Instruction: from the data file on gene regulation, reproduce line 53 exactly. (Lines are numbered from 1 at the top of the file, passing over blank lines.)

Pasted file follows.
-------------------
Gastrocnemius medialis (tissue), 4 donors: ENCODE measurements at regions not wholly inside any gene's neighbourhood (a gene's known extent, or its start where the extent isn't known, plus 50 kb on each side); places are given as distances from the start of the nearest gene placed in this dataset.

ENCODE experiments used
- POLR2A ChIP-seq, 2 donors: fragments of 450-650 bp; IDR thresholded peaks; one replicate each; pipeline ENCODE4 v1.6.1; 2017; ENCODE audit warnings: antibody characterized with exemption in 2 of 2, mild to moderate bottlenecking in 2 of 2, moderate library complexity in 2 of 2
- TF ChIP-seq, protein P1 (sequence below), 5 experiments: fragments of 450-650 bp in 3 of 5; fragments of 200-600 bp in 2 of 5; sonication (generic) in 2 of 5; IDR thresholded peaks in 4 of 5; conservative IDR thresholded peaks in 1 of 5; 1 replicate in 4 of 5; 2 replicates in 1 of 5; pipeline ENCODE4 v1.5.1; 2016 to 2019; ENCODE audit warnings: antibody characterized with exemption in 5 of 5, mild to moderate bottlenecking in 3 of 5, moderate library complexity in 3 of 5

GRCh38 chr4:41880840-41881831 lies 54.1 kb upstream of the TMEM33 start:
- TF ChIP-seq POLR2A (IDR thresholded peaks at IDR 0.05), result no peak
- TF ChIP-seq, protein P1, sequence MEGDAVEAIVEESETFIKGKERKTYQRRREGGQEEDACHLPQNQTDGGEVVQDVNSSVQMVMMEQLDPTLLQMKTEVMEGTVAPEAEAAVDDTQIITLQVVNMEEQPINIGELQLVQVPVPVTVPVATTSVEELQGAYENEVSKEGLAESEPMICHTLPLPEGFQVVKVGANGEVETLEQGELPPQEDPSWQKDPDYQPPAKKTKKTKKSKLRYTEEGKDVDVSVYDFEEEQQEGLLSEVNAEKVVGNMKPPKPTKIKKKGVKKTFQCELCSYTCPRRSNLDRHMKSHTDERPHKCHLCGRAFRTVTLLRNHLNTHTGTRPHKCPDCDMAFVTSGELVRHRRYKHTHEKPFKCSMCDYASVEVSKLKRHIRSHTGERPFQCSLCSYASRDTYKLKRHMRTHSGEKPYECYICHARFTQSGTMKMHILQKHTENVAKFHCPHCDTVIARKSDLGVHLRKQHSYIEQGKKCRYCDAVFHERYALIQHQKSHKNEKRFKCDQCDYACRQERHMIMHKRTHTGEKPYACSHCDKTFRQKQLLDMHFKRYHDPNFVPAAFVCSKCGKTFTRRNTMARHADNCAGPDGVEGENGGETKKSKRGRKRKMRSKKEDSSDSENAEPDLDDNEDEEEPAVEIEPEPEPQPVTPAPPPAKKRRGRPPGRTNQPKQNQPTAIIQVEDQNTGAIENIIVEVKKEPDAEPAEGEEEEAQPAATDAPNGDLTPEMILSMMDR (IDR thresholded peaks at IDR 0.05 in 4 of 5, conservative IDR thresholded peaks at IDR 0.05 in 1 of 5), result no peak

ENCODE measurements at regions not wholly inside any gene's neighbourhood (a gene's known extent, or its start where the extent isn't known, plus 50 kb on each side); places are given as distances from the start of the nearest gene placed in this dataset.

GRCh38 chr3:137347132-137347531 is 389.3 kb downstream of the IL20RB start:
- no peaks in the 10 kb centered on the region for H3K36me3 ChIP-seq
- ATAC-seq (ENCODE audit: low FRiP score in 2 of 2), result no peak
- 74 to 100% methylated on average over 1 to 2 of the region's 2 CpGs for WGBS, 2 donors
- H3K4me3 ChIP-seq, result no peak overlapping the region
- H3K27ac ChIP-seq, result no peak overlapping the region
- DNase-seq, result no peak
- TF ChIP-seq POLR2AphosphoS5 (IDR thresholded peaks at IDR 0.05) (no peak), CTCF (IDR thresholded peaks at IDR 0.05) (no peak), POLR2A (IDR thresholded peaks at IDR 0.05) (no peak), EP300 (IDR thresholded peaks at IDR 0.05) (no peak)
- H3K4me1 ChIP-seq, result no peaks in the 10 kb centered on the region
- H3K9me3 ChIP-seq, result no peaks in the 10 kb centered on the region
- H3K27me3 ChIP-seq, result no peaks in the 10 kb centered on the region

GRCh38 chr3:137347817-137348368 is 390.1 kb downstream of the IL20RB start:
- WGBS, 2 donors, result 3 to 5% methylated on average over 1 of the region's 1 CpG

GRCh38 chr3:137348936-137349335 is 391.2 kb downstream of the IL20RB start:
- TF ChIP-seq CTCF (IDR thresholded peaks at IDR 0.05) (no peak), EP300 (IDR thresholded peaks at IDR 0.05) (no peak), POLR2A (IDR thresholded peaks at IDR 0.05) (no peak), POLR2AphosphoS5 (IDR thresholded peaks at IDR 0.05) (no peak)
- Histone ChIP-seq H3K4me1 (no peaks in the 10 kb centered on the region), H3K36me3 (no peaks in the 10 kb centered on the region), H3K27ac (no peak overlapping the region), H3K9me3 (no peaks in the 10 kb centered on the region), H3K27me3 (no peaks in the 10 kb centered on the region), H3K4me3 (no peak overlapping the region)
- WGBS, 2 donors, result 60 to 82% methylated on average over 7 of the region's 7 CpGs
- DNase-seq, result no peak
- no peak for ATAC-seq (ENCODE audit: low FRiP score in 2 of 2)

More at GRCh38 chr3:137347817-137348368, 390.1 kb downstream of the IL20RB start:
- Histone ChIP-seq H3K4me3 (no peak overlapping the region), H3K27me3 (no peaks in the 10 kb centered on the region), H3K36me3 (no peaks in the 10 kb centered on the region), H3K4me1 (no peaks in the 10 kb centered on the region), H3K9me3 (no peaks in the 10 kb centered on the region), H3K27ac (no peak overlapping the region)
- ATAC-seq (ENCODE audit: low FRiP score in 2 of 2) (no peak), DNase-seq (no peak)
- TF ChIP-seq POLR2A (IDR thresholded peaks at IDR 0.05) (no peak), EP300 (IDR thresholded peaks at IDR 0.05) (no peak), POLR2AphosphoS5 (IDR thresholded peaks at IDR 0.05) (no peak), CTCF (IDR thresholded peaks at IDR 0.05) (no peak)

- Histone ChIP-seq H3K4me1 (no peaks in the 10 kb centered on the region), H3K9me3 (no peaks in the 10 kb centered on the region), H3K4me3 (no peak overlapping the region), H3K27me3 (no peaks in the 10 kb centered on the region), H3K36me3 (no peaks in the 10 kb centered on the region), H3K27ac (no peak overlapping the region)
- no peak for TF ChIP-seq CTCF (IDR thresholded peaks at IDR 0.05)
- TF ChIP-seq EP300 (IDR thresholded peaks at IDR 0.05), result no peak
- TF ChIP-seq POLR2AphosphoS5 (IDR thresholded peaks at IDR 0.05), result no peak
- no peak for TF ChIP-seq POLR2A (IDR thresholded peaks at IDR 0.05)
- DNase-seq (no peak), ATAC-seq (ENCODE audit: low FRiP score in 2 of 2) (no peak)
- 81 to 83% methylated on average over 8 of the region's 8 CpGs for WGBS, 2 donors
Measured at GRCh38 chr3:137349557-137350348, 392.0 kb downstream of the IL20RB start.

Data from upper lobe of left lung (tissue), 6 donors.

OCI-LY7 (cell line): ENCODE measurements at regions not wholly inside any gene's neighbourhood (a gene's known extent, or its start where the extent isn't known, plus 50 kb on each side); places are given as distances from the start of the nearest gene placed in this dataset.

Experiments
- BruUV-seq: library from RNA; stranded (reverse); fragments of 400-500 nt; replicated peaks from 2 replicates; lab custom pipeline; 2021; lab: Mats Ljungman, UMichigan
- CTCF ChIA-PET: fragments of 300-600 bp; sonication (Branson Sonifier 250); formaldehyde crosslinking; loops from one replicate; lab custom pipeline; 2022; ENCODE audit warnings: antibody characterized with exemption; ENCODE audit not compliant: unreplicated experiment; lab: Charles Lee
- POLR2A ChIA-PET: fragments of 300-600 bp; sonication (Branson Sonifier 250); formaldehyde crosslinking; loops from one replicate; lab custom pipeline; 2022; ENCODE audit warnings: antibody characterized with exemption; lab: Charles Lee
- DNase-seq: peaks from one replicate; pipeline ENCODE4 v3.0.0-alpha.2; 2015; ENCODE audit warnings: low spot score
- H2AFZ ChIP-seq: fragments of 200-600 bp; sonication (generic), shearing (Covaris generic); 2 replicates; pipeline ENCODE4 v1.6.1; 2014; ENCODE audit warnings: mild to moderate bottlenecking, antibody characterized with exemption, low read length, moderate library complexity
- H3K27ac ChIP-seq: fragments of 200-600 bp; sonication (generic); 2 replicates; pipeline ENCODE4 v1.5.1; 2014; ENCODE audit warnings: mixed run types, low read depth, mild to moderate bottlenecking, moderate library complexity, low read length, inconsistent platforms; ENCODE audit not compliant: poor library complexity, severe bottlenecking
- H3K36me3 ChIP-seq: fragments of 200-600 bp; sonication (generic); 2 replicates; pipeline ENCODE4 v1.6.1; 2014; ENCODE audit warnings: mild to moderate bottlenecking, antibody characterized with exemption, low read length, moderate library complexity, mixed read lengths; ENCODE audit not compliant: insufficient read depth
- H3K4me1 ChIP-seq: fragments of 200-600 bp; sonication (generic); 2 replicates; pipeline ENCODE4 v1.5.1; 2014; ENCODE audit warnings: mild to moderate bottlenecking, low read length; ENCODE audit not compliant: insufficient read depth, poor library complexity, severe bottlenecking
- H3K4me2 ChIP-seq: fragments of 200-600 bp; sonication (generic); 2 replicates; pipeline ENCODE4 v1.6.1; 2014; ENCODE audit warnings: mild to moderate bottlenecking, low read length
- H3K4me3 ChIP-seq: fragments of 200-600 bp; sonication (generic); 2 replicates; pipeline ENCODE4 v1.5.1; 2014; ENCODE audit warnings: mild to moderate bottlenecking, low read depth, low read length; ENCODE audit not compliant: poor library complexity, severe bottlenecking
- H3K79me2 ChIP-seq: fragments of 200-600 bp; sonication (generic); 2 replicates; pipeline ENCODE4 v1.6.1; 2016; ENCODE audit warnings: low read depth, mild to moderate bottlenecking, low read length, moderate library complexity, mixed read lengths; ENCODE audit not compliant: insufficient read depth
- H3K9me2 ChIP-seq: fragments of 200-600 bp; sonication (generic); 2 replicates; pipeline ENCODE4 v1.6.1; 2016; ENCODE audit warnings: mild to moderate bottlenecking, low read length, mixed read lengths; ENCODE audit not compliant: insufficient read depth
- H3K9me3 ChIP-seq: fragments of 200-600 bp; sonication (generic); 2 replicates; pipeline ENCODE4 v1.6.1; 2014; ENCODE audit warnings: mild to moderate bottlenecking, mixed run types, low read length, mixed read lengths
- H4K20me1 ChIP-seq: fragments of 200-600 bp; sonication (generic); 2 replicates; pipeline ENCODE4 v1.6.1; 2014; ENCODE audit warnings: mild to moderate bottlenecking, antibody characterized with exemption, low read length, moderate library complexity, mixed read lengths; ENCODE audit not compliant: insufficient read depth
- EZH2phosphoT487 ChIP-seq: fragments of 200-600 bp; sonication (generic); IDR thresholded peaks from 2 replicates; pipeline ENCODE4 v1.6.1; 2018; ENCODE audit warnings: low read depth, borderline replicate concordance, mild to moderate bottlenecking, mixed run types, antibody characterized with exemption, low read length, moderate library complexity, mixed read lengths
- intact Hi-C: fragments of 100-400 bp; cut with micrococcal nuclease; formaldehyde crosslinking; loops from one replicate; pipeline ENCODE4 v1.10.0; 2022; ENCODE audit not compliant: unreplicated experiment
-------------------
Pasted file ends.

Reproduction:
- H3K79me2 ChIP-seq: fragments of 200-600 bp; sonication (generic); 2 replicates; pipeline ENCODE4 v1.6.1; 2016; ENCODE audit warnings: low read depth, mild to moderate bottlenecking, low read length, moderate library complexity, mixed read lengths; ENCODE audit not compliant: insufficient read depth